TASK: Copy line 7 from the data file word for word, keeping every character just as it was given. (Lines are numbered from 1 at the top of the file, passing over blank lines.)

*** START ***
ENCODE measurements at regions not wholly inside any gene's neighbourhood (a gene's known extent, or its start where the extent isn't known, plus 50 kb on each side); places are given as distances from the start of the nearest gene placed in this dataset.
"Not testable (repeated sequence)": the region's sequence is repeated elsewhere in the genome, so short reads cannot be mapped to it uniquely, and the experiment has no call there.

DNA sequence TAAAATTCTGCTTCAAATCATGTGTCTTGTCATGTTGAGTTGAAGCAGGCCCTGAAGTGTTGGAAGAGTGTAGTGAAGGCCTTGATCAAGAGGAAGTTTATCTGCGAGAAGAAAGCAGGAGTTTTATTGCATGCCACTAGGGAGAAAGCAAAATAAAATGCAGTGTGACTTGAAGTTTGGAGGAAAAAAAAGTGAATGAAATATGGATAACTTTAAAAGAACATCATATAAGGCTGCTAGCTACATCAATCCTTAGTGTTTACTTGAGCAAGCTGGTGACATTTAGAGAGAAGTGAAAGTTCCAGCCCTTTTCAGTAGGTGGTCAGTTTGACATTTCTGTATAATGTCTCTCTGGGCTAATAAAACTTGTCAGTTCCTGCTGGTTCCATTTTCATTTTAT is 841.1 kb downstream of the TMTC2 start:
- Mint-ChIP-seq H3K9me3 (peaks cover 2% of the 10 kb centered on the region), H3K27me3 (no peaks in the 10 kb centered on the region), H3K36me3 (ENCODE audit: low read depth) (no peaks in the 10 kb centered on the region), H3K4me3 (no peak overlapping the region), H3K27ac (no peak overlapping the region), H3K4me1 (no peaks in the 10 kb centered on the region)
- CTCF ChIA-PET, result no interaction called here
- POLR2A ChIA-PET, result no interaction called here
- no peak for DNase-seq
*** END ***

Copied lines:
- no peak for DNase-seq